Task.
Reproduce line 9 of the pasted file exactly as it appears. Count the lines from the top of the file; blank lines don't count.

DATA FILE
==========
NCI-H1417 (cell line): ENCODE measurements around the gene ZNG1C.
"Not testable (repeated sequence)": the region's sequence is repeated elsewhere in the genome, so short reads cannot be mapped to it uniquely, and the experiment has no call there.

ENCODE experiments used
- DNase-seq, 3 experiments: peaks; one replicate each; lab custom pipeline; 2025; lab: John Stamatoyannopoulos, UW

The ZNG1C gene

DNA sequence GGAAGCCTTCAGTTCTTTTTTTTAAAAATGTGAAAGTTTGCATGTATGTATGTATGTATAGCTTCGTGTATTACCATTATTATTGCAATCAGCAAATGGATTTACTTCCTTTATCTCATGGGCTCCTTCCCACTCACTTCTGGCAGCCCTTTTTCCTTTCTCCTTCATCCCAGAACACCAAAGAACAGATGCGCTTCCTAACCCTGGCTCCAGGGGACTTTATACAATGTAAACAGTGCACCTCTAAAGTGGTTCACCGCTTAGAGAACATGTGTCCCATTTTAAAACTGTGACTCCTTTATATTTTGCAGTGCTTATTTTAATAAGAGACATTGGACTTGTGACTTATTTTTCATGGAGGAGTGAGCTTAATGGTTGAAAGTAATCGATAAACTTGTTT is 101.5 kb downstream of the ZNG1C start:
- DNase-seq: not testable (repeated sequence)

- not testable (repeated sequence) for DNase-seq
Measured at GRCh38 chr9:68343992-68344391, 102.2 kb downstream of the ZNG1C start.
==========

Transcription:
Measured at GRCh38 chr9:68343992-68344391, 102.2 kb downstream of the ZNG1C start.